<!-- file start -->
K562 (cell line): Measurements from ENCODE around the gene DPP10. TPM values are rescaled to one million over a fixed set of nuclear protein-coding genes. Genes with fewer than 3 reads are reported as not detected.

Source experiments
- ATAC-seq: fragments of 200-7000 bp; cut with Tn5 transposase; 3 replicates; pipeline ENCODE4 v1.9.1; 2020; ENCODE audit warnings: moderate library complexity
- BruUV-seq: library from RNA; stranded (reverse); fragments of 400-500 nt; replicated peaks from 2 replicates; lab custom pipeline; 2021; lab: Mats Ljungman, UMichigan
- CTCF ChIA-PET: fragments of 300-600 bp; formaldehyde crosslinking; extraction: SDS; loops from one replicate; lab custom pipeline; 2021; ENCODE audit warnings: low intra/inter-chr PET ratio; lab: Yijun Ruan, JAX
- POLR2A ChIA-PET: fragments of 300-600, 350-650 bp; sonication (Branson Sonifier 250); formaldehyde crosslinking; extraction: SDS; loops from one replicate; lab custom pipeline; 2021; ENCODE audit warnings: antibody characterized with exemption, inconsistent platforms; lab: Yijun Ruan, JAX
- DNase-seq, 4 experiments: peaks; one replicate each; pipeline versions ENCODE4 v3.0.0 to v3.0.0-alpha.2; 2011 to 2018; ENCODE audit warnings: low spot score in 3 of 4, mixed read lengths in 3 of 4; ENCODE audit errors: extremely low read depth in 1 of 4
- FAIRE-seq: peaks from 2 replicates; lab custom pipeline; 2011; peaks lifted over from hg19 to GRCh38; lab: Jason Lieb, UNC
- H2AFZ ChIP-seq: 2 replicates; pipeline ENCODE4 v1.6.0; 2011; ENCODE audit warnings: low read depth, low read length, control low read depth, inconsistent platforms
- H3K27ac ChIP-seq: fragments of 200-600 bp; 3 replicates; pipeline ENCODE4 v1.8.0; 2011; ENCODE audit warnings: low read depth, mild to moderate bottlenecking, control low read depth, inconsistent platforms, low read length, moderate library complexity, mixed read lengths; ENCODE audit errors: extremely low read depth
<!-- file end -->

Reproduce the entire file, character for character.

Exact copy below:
K562 (cell line): Measurements from ENCODE around the gene DPP10. TPM values are rescaled to one million over a fixed set of nuclear protein-coding genes. Genes with fewer than 3 reads are reported as not detected.

Source experiments
- ATAC-seq: fragments of 200-7000 bp; cut with Tn5 transposase; 3 replicates; pipeline ENCODE4 v1.9.1; 2020; ENCODE audit warnings: moderate library complexity
- BruUV-seq: library from RNA; stranded (reverse); fragments of 400-500 nt; replicated peaks from 2 replicates; lab custom pipeline; 2021; lab: Mats Ljungman, UMichigan
- CTCF ChIA-PET: fragments of 300-600 bp; formaldehyde crosslinking; extraction: SDS; loops from one replicate; lab custom pipeline; 2021; ENCODE audit warnings: low intra/inter-chr PET ratio; lab: Yijun Ruan, JAX
- POLR2A ChIA-PET: fragments of 300-600, 350-650 bp; sonication (Branson Sonifier 250); formaldehyde crosslinking; extraction: SDS; loops from one replicate; lab custom pipeline; 2021; ENCODE audit warnings: antibody characterized with exemption, inconsistent platforms; lab: Yijun Ruan, JAX
- DNase-seq, 4 experiments: peaks; one replicate each; pipeline versions ENCODE4 v3.0.0 to v3.0.0-alpha.2; 2011 to 2018; ENCODE audit warnings: low spot score in 3 of 4, mixed read lengths in 3 of 4; ENCODE audit errors: extremely low read depth in 1 of 4
- FAIRE-seq: peaks from 2 replicates; lab custom pipeline; 2011; peaks lifted over from hg19 to GRCh38; lab: Jason Lieb, UNC
- H2AFZ ChIP-seq: 2 replicates; pipeline ENCODE4 v1.6.0; 2011; ENCODE audit warnings: low read depth, low read length, control low read depth, inconsistent platforms
- H3K27ac ChIP-seq: fragments of 200-600 bp; 3 replicates; pipeline ENCODE4 v1.8.0; 2011; ENCODE audit warnings: low read depth, mild to moderate bottlenecking, control low read depth, inconsistent platforms, low read length, moderate library complexity, mixed read lengths; ENCODE audit errors: extremely low read depth